Between the Lines Studios produces many podcasts on a variety of topics, albeit nearly all Whedon-related. For the podcast-in-production of “Angel Between the Lines”,they’ve created a new department called “Quality Control,” This is a process which has long been used in fabrics in order to test products before public comsumptioon. They basically do what it says on the tin, their job consists of listening to and evaluating scenes from the simple to the complex, until an entire episode has been completed.
QC is an experiment. It is an effort to streamline the production and alleviate some burden, especially from the producers since it falls in them to make sure everything’s perfect before it is released. However, like any human, they aren’t flawless. It happens to everyone, someone posts something only to realise a tiny little mistake has been overlooked. Nobody is perfect, and our eyes and ears play tricks on our minds.
That’s why extra ears become quite helpful. As with any task too big for one, it is divided into small,manageable portions, so as to not overwhelm the workers and so they can rely on each other.
Like in Editing, QC is divided into three categories: basic,intermediate and advanced. They do similar tasks, but the higher levels perform more complex ones. The scenes they listen to are longer, have been more produced, include more people, etc. The choice of the QCers and the levels they work on depends on previous experiences and skills, such as if the person has done voice work in the past, if they’ve edited, or have any podcasting experience. It is also important to see if the person has particular listening abilities. Everyone has their skills and sharper senses. Those whose ears are their strong points, find their skills of great use in podcasting.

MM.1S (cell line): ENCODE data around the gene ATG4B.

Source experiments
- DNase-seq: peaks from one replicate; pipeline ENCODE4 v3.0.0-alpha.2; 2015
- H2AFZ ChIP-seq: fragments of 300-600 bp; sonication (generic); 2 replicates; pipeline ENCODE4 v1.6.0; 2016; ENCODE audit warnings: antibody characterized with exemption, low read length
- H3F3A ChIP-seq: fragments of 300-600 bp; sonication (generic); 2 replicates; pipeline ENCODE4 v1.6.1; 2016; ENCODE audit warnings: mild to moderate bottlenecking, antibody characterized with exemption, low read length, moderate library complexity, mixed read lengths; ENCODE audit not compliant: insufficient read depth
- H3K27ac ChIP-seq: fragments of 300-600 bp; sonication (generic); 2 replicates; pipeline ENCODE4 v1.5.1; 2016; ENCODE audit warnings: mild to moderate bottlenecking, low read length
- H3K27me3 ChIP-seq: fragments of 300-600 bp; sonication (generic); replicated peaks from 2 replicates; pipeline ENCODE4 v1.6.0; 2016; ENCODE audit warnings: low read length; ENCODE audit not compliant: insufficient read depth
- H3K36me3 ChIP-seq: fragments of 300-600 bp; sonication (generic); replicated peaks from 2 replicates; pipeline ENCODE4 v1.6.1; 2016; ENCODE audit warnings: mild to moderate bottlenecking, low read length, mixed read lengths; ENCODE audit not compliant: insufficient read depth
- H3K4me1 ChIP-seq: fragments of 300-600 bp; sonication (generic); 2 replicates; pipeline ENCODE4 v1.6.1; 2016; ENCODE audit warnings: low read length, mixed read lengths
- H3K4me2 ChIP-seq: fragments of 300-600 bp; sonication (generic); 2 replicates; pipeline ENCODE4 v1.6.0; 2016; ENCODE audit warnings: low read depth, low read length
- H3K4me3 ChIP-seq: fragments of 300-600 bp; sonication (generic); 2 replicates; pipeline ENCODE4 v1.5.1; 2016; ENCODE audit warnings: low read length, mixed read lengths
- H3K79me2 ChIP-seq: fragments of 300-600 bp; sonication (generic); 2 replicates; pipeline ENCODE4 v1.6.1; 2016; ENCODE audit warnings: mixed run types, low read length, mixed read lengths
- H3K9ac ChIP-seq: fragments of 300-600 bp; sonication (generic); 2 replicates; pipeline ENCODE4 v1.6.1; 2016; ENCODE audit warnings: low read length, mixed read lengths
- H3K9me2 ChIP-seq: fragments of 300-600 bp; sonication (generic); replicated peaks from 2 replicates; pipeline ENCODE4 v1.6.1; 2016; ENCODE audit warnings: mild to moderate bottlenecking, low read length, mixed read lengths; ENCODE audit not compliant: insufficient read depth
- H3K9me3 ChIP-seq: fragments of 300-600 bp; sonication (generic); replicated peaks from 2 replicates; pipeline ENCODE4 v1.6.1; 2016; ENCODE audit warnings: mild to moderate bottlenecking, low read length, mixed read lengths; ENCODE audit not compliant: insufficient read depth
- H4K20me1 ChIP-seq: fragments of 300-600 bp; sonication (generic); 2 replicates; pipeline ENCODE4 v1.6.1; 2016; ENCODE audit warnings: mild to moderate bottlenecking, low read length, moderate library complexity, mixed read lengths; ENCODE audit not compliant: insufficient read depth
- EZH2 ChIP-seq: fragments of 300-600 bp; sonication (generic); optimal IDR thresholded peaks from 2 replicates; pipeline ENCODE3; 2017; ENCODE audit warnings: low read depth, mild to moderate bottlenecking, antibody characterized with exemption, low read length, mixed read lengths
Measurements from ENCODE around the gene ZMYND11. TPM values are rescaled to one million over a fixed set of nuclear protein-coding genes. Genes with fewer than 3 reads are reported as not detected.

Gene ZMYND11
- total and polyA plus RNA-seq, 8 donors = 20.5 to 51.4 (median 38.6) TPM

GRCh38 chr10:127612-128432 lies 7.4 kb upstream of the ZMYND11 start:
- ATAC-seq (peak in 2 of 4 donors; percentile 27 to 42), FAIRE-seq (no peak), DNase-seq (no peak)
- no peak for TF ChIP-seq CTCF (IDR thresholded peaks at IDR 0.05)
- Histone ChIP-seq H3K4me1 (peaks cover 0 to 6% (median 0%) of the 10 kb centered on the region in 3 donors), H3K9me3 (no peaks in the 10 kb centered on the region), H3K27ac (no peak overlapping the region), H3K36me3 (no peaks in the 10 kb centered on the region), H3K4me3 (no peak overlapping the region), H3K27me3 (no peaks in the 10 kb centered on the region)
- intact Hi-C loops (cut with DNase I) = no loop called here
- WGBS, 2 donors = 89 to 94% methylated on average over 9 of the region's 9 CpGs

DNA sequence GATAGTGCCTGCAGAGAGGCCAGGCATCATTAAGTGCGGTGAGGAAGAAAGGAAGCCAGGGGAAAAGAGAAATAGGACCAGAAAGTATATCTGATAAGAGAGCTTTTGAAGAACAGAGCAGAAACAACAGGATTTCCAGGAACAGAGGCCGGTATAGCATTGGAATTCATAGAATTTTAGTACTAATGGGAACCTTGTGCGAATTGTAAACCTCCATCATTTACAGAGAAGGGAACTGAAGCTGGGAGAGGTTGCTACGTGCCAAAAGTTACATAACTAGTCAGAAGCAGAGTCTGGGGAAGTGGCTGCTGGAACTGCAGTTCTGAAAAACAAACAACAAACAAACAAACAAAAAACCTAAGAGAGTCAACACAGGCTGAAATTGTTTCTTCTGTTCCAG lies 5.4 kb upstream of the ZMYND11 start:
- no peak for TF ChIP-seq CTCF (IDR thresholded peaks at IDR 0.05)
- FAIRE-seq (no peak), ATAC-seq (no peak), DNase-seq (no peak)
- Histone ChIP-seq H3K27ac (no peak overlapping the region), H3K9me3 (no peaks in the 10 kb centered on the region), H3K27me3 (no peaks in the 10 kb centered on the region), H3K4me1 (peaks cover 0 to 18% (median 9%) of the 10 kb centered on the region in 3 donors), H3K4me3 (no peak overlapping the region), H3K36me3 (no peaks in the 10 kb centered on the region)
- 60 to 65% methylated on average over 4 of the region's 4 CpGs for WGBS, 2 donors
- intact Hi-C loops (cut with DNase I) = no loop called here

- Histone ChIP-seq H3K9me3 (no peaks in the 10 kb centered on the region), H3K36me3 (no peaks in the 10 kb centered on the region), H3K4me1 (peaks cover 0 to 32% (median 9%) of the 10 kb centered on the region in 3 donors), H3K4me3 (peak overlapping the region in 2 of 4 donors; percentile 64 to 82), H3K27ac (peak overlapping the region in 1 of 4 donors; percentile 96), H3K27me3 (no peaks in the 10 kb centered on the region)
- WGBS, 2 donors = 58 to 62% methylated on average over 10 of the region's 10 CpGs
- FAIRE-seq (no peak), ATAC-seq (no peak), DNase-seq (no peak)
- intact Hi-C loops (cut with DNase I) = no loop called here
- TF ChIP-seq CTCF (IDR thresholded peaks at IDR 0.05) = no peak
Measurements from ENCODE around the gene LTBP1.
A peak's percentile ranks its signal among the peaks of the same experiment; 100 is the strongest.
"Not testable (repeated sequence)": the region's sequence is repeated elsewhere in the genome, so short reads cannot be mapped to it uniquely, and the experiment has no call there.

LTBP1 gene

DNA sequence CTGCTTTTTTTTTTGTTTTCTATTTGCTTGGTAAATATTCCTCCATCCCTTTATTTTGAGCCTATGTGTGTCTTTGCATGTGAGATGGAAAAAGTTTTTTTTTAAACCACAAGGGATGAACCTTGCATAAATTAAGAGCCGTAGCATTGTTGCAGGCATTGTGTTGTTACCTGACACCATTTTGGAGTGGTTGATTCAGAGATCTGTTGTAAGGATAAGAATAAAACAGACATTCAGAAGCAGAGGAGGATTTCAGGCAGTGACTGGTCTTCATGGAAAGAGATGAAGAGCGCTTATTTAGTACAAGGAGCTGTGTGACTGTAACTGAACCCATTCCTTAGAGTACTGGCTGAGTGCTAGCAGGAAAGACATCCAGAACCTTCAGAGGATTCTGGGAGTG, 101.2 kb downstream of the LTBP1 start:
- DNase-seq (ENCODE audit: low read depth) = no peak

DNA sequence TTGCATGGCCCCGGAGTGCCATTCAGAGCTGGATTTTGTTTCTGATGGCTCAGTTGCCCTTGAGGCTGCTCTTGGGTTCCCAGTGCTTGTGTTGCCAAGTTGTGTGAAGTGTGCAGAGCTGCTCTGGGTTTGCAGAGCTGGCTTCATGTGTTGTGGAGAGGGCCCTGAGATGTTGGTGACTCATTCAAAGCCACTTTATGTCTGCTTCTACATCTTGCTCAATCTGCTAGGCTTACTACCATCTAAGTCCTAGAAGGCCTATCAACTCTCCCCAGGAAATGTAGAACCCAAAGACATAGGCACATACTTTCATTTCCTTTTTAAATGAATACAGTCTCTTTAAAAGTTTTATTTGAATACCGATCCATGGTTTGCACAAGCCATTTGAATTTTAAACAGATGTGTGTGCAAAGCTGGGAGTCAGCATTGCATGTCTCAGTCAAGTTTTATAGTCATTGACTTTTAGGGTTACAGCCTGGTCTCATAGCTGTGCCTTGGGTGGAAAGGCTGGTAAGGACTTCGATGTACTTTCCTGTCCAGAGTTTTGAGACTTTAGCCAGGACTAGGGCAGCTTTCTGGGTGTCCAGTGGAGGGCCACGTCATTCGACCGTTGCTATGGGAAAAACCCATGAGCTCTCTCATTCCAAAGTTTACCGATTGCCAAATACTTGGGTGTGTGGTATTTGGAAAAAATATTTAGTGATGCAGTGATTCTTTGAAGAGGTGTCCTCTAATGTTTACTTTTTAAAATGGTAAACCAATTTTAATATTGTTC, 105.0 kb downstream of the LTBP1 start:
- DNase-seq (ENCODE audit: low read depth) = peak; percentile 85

The process is fairly simple. After the script has been written and lines voiced and uploaded, there’s some basic editing to basically put scenes together. At this point the first round of QCers come in. They’re all asked to wear headphones because it is easier to concetrate and the sound is better. It’s not a process to be done while paying attention to something else.
While listening to a scene, they should have a questionnaire and the script to answer simple and rather obvious questions such as whether or not all the lines are present and files are correctly named. It’s incredible how many obvious things are overlooked and therefore it is important to check that they are there.
After these questions have been answered, it’s time to move onto other aspects like the voice and the sound. Lines must be clear and at a decent volume. There can’t be distracting noises in the background, and the voice shouldn’t sound muffled or electric, but natural. In higher levels they must also check the state of sfx and the music. A recommendation when listening is that it mustn’t sound cartoonish,because this is a serious piece, not a comedy. Also, usually less is more. Too much sfx or loud music can ruin a moment. They must add to the atmosphere without being distracting.
It is after this questionnaire that the QCers decide if the piece passes or not and write down notes and suggestions for the actors and editors. If the piece doesn’t pass, it is sent back to the editors with notes. They try to see if it can be done a different way or with another take and if it doesn’t work, it is sent back to the actor to re-record.
Each QCer has a certain degree of flexibility regarding approval or rejection of a piece, but they’re also asked to show some lenience towards the scenes. They can’t all be perfect and it is possible to become overzealous and reject good pieces for tiny errors. One can also be too lax and let flawed pieces through. It can all be very subjective, which is why there is a team, since it is a team effort like the entire podcast.
Since it is on an experimental phase, it isn’t strictly defined and is still subject to change. So far it has turned out to be a rather good idea. This people have become a kind of ‘beta-listener’ for podcasts and are set to become an essential part of the BTL machinery.